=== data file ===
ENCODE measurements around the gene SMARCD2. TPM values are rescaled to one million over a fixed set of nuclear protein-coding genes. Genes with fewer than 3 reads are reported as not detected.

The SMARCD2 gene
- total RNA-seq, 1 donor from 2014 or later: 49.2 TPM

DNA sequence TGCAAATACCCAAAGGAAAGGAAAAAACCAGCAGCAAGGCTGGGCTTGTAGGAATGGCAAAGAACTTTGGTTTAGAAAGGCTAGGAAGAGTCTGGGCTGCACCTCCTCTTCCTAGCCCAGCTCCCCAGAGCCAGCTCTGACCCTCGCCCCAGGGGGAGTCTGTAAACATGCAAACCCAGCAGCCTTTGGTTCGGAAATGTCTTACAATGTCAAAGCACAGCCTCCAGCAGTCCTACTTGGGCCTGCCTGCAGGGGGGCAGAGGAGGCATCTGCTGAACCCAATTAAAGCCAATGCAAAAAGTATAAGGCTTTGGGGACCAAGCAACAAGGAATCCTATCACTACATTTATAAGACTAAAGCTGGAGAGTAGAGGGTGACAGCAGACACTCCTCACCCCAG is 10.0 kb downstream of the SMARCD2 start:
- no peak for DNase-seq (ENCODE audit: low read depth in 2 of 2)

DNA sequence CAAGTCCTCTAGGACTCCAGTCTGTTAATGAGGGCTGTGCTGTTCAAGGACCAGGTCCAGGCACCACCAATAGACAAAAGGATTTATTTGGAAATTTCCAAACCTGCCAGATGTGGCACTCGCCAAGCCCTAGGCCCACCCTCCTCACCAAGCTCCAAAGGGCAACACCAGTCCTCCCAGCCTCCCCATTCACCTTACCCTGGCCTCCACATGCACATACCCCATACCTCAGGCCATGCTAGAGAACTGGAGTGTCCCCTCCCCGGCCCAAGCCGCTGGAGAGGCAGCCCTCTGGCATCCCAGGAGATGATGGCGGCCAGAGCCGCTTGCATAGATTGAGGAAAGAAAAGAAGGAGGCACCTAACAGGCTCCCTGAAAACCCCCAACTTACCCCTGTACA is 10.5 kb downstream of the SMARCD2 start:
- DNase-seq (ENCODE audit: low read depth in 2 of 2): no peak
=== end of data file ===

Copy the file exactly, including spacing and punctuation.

ENCODE measurements around the gene SMARCD2. TPM values are rescaled to one million over a fixed set of nuclear protein-coding genes. Genes with fewer than 3 reads are reported as not detected.

The SMARCD2 gene
- total RNA-seq, 1 donor from 2014 or later: 49.2 TPM

DNA sequence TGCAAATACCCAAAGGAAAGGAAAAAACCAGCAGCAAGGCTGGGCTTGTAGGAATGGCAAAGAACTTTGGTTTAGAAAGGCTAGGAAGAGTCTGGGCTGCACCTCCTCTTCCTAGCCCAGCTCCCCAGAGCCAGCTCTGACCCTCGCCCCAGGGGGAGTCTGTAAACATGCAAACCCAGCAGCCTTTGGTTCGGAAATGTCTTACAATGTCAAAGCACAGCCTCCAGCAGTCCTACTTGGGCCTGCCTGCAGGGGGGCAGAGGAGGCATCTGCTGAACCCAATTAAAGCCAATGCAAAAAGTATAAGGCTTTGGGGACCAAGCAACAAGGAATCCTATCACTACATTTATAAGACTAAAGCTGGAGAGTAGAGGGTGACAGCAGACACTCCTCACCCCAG is 10.0 kb downstream of the SMARCD2 start:
- no peak for DNase-seq (ENCODE audit: low read depth in 2 of 2)

DNA sequence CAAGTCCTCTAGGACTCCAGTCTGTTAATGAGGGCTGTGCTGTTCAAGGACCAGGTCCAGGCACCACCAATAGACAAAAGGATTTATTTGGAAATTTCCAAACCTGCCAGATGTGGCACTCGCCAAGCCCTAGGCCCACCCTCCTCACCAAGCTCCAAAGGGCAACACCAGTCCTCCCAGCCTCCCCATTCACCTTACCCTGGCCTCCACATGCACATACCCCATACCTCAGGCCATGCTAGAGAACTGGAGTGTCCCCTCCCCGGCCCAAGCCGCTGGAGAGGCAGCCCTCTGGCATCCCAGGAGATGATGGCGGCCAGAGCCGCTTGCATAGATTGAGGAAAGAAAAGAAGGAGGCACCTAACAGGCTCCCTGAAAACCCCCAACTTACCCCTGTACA is 10.5 kb downstream of the SMARCD2 start:
- DNase-seq (ENCODE audit: low read depth in 2 of 2): no peak